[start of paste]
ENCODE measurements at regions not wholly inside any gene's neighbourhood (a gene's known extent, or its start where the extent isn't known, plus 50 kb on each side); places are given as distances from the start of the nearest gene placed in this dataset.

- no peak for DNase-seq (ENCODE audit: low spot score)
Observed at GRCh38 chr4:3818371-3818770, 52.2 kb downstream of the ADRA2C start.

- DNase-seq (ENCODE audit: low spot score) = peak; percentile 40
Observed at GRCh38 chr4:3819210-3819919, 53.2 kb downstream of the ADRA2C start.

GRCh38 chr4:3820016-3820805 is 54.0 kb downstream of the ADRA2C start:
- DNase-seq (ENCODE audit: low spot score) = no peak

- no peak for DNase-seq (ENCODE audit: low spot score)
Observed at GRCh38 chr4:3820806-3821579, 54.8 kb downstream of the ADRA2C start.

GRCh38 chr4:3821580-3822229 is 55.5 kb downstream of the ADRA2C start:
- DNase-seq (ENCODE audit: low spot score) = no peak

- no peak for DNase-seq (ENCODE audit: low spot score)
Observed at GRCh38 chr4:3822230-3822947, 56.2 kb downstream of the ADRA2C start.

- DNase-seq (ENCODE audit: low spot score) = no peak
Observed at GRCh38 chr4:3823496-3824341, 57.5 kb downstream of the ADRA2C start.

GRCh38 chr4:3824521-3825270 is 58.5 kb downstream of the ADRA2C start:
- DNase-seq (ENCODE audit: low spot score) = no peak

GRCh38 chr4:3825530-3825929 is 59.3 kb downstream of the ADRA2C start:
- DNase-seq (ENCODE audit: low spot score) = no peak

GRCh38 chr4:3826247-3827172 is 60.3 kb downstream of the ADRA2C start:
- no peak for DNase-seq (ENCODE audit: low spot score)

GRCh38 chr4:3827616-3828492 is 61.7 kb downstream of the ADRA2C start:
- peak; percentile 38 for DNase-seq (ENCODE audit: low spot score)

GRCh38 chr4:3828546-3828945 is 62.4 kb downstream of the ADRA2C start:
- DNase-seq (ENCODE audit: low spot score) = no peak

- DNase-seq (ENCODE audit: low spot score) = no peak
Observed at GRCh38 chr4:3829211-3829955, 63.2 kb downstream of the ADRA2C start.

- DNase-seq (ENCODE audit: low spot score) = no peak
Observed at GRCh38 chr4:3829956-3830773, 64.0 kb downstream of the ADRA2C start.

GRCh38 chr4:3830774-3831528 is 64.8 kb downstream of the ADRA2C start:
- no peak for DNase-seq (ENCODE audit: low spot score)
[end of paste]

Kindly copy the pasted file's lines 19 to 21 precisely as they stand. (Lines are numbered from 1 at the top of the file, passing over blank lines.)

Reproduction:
- DNase-seq (ENCODE audit: low spot score) = no peak

GRCh38 chr4:3826247-3827172 is 60.3 kb downstream of the ADRA2C start:
- no peak for DNase-seq (ENCODE audit: low spot score)